From Objectivism Wiki
Revision as of 13:12, 31 March 2005 by Octothorn (Talk | contribs) (Repaired link)

Jump to: navigation, search

Rationality - this is the cardinal virtue, which leads to all other virtues. Rationality means using reason (and rejecting emotions) to identify reality.

Honesty means keeping one's words true to reality.

Integrity is honesty in action. Productivity means working to create value.

Independence means using one's own reason to think, value, judge and act.

Pride is the belief that one is capable of gaining and keeping one's values--and that one deserves it.

Justice is the principle of seeking that people get what they deserve; productive men keep the products of their labor, violators of others' rights get punished.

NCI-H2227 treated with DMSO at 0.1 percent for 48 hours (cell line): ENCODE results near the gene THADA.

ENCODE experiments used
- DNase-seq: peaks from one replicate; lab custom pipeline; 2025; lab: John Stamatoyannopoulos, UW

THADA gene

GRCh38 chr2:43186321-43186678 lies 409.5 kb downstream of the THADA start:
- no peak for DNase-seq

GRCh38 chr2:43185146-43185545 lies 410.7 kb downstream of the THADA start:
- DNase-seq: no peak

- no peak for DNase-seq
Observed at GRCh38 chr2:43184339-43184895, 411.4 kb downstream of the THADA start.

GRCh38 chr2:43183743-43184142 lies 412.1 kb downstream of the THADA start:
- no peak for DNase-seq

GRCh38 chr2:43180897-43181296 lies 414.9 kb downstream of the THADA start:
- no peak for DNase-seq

The virtues on which the primary values depend are rationality, productivity, and independence. The man who is successful in living is able to derive the values necessary for his life and to translate them into the virtues necessary to gain and keep them. Some skeptics might say that this is a “cold, unemotional, and rationalistic” way to go about life, but nothing can be further from the truth. The man who confidently acts to achieve the values necessary for his life knows that it is his life he is acting to further, and that it is his values that he is achieving. The emotional state of knowing that one is an effectual, capable, productive individual who is master of his own destiny is self-esteem. Self-esteem is the confidence one has in his own worth as a human being and his ability to achieve his values. When a man makes the achievement of his values a way of life, happiness is that state of consciousness that results. Thus, the rational, productive, and self-confident man and woman know the value of their life and takes pride in their achievements.